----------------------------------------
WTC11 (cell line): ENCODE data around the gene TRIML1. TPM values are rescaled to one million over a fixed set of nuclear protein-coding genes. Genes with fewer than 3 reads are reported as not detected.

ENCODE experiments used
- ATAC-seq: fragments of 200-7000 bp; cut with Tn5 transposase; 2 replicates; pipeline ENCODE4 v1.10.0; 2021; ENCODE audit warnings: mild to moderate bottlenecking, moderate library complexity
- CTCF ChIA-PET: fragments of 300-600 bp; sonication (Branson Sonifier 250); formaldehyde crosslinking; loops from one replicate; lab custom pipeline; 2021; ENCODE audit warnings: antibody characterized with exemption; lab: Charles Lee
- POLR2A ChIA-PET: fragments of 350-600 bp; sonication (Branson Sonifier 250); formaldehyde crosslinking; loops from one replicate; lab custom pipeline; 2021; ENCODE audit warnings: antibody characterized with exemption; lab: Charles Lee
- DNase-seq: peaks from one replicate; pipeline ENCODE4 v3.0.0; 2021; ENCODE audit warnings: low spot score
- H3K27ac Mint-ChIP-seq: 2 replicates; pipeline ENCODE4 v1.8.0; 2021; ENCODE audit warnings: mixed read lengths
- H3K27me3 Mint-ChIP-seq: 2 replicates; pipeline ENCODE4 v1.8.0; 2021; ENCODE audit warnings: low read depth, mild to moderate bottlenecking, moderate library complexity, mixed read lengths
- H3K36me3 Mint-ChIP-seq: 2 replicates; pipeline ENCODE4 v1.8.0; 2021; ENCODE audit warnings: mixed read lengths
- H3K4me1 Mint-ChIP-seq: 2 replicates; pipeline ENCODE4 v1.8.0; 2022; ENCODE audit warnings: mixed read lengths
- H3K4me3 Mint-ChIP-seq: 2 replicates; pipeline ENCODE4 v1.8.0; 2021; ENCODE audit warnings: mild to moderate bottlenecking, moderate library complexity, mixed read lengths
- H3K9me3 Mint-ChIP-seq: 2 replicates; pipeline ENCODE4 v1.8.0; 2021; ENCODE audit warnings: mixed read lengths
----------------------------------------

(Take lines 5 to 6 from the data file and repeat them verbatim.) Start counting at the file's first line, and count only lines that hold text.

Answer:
- POLR2A ChIA-PET: fragments of 350-600 bp; sonication (Branson Sonifier 250); formaldehyde crosslinking; loops from one replicate; lab custom pipeline; 2021; ENCODE audit warnings: antibody characterized with exemption; lab: Charles Lee
- DNase-seq: peaks from one replicate; pipeline ENCODE4 v3.0.0; 2021; ENCODE audit warnings: low spot score